|Beer Atoms Troy Dockins designed for the Lighthouse Brew Festival|
Hometown: Portland, Oregon (63.8 Nautical Miles from the Pacific Ocean.)
Favorite Beer: Black Widow poured via nitro-tap is a current favorite. Love that beer. The Firestone Walker Velvet Merlin is beautiful piece of work. For personal reasons involving a lost companion Black Lab Stout will always have a certain hold on my heart. The Cavatica coming out of Fort George is really solid - every time I drink it it really rocks my boat. But there you start to sense the problem of focus: Currently it's only on the porters and stouts, any number of favorites of which I realize have been omitted just one sentence removed. In a few fortnights winds will shift warmer. It will be like 90 degrees out and the flaws in my beer listing logic will become apparent when I'd gladly trade my treasured black gold for a holds worth of Vienna-style lagers, regionally produced bitters and smooth pales complimented with a plethora of pilsners. So much compass tuning is needed when addressing the old "one beer to rule them all" question it often appears an exercise in futility.
Favorite Beer Haunt: C'mon, need there be only one answer to these? There are so many fantastic places to hang out in for beers now, it really just depends on what kind of vibe you are going after. Any establishment of higher drinking with outdoor seating in close proximity to a river or ocean is always gonna grab my eye. I get itchy if I can't sense a body of moving water nearby. Seagulls and/or fishermen cussing are a huge plus. Sipping a rum barrel-aged porter next to a fire pit under the stars on a cold, clear night sounds sublime. I love open rooftop bars at sunset but they blow bad if caught in a squall. Maybe you'd know, does anyone serve ale conditioned in actual toasted coconuts yet? That would be cool, especially if they were poured fresh out of the shell from the bartop. I'll have to look into that...
What was the first craft brew you ever tried? What did you think? Wow. Well admittedly that was a really long time ago. Cartwright wasn't on my radar then and strangely enough I thought first of Smith & Reilly, but I don't think that would count as a "craft beer" per se. Can't recall much about them but S&R was one of the first examples I encountered of a regionally produced beer that seemed to try to do something a little different. Like a lot of folks in these parts the real answer to this question probably lies with Sierra Nevada Pale Ale or straight up Anchor Steam. Both inspirational, floral, exciting, innovative beers. They didn't seem as revelatory or earth shattering as one might think looking back in time. It was more like a 'this is awesome in every way, and an example of the type of beer we should be making around here' kind of reaction.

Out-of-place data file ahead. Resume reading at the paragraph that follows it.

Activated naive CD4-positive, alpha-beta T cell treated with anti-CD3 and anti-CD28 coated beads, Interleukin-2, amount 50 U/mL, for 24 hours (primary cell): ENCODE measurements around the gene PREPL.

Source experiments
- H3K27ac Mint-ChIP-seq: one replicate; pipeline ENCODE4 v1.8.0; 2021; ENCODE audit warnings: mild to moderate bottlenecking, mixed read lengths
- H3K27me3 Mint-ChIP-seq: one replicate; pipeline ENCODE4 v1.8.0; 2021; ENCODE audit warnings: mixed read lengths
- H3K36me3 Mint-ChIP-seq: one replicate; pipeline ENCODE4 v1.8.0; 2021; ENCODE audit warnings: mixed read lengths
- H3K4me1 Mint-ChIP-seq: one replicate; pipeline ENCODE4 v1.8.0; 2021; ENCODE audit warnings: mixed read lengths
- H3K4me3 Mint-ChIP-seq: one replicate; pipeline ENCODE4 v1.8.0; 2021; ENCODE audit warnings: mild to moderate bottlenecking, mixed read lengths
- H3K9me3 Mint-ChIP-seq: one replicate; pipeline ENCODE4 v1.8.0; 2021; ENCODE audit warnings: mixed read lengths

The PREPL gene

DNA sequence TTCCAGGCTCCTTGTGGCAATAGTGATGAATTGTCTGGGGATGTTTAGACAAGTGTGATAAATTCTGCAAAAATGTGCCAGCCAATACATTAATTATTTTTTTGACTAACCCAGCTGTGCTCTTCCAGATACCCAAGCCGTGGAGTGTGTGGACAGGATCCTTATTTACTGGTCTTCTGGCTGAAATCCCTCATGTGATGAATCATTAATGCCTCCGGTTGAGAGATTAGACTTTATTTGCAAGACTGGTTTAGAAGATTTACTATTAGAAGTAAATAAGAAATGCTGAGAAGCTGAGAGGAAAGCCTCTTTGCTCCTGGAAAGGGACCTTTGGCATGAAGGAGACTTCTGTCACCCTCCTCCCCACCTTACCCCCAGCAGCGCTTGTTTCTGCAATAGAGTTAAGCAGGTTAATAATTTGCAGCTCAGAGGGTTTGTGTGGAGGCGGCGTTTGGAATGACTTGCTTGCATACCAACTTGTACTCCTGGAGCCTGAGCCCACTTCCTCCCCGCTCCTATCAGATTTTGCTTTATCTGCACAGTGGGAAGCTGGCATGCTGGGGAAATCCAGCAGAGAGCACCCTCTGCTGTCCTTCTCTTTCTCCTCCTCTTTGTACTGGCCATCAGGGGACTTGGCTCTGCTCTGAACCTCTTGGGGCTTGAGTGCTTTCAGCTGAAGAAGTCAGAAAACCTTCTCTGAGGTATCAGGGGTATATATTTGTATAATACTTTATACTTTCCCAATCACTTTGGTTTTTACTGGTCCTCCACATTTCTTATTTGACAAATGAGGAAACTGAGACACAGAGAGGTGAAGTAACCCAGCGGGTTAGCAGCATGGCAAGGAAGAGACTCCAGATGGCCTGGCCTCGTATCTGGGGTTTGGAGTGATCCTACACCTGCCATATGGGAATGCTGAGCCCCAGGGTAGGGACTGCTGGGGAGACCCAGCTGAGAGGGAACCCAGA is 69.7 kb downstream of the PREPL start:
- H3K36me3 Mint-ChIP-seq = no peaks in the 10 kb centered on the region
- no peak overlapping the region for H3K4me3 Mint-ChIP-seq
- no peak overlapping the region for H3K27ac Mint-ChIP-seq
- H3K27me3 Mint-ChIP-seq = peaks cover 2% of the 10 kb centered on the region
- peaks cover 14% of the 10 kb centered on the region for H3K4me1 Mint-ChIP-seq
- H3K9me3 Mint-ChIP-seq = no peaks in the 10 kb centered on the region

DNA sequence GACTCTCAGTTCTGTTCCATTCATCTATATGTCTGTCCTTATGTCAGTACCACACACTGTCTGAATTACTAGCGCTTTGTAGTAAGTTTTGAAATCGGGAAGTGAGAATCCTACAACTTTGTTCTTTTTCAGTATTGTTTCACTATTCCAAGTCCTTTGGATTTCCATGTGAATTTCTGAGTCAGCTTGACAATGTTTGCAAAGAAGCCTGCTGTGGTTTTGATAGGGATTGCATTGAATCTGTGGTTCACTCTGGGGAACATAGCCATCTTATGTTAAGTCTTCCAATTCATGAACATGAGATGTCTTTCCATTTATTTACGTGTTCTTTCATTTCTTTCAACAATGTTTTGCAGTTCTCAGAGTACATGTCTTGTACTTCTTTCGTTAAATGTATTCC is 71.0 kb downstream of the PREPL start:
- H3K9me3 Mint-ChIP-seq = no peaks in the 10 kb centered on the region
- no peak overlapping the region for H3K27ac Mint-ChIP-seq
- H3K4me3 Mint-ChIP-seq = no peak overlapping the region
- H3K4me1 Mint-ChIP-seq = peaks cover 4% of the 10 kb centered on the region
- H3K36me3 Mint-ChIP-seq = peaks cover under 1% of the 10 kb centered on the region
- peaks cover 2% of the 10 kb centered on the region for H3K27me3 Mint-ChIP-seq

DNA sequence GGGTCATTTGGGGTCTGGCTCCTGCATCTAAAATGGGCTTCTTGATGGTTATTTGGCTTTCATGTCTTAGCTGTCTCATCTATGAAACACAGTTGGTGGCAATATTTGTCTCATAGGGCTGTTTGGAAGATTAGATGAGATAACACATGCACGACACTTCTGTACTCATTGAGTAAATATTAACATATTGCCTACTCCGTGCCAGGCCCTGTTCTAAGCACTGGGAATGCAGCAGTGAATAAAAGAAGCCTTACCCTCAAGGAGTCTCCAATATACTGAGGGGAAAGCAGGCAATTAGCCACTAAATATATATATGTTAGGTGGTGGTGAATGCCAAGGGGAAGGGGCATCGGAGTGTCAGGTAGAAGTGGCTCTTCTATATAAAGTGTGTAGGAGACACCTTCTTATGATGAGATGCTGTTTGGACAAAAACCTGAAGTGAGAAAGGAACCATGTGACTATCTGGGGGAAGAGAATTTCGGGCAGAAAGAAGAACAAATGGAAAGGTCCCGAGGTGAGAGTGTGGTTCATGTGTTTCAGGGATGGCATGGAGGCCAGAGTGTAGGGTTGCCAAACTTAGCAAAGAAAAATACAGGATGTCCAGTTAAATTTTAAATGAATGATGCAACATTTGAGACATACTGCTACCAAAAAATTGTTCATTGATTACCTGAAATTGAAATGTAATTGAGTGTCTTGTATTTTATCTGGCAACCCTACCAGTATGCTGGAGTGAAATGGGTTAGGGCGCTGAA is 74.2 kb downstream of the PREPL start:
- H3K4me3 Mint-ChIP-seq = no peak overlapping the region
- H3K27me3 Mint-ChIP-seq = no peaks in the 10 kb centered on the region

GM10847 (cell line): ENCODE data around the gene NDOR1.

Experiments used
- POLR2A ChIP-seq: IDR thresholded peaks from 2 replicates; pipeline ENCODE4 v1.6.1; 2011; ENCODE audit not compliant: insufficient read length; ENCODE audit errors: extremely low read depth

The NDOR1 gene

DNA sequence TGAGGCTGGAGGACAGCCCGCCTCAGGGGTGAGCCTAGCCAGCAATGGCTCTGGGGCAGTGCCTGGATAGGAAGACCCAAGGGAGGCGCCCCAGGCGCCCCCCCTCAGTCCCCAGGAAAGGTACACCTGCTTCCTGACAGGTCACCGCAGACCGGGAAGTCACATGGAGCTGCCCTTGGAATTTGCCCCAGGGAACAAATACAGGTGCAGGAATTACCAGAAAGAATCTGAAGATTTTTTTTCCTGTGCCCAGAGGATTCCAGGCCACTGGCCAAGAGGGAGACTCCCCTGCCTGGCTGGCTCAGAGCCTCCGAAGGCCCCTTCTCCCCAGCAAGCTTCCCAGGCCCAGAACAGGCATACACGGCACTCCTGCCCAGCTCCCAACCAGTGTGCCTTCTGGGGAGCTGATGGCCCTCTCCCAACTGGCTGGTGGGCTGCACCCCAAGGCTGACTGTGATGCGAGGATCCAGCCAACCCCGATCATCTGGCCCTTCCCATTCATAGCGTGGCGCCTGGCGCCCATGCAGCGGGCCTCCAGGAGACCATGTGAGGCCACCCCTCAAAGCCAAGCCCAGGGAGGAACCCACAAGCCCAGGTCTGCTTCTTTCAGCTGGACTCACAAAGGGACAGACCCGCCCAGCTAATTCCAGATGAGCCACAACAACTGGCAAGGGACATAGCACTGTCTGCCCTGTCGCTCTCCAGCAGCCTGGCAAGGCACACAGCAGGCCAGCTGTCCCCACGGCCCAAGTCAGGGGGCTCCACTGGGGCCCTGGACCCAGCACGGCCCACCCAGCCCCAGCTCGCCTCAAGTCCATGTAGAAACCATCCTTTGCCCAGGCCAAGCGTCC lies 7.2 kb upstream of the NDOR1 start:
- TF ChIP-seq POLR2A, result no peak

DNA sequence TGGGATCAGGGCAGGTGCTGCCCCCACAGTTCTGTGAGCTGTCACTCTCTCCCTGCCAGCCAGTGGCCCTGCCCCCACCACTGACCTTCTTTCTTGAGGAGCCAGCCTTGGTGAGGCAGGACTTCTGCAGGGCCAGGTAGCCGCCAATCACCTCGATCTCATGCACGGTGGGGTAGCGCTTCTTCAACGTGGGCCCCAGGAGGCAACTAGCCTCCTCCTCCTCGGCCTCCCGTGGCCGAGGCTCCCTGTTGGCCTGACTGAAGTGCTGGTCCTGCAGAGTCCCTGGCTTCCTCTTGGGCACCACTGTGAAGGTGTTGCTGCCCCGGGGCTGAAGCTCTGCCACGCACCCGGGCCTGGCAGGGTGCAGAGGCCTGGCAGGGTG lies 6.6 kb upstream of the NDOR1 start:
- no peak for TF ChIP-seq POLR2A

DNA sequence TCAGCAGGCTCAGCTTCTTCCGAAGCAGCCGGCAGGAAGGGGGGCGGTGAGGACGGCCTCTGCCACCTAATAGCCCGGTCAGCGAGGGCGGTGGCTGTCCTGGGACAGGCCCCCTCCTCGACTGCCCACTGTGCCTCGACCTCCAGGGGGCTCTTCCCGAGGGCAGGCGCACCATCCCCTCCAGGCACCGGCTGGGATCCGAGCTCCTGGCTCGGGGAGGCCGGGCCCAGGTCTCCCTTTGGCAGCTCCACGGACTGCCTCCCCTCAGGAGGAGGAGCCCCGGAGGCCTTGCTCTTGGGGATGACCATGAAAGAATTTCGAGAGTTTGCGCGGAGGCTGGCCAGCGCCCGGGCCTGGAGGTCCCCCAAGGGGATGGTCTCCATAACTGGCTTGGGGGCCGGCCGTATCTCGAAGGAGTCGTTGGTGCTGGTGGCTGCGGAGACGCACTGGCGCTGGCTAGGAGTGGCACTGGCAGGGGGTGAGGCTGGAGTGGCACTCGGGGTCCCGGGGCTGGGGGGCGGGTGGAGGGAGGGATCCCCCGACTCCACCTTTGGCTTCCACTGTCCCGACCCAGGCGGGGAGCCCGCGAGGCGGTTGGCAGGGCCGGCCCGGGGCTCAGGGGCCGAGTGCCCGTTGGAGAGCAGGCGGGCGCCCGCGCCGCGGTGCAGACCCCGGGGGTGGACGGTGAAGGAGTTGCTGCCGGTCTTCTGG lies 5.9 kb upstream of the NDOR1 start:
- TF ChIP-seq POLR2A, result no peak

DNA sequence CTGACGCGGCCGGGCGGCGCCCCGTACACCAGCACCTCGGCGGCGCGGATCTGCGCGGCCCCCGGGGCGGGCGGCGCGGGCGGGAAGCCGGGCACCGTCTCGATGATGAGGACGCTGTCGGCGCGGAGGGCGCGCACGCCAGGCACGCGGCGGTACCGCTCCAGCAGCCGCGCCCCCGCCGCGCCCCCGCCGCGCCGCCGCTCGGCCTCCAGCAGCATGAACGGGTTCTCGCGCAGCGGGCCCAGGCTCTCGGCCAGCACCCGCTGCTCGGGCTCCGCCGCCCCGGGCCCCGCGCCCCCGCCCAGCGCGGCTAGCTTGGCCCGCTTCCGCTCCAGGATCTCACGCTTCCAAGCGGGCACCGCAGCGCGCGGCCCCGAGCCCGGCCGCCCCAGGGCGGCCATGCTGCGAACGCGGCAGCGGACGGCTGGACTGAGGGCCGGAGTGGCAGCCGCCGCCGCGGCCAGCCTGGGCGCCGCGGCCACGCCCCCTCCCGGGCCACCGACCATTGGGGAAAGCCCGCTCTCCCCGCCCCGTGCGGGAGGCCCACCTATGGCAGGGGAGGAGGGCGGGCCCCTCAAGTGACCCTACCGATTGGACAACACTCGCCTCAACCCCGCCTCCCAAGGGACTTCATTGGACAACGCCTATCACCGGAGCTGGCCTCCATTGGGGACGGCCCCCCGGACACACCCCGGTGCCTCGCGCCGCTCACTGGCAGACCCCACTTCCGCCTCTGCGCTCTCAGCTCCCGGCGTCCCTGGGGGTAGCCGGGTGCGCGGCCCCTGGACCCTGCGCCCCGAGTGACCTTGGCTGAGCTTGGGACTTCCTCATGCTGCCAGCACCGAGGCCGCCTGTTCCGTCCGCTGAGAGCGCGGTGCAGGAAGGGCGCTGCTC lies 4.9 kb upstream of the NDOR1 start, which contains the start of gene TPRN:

But here's the thing, that's not the whole story. I grew up within a bowshot of the old Burlingame Market which had probably the best selection of imported beers in Portland at the time. These days we are all pretty spoiled and take the huge variety presented at the local grocery stores or the fine-tuned curation of places like Beer Mongers or Belmont Station as our given right. Shelf space wasn't always this way. Anyway, before the joint burned down Burlingame Market had this cavernous Adult Beverage Grotto that took up much of the back of the store. The heart of this grotto was walls and coolers brimming with exotic beer. The original Stingo, Optimator, Leopard, Ur-Bock Hell, Bass Ale, Watneys Red Barrel, Aass Bock, Oranjeboom, Cooper Lager, Tooth's Sheaf Stout, a bunch of unaffordable Belgian bottles that had caged champagne corks poked in them. Every visit was like an Easter egg hunt except with beer. Any imaginable brand you could think of. An eye-popping education for the budding beer enthusiast in the late 70's, early 80's freshly weaned off Powers Park keggers and cans of red or blue up on Council Crest. A real paradigm shift. There were so many great examples of beers across such a wide variety of styles. That early fascination with the imports nurtured by places like Burlingame Market put into motion the the deep-water detonation that was in store a few years later when the 'craft beer' revolution really blew up out here. The possibilities were understood because the examples were out there if you took the time and put in the effort to find and research them. 'Research' of course meaning drinking fathoms of new and exotic beers, the questions of reverse engineering their respective forms coming later. It wasn't a tough sell in retrospect.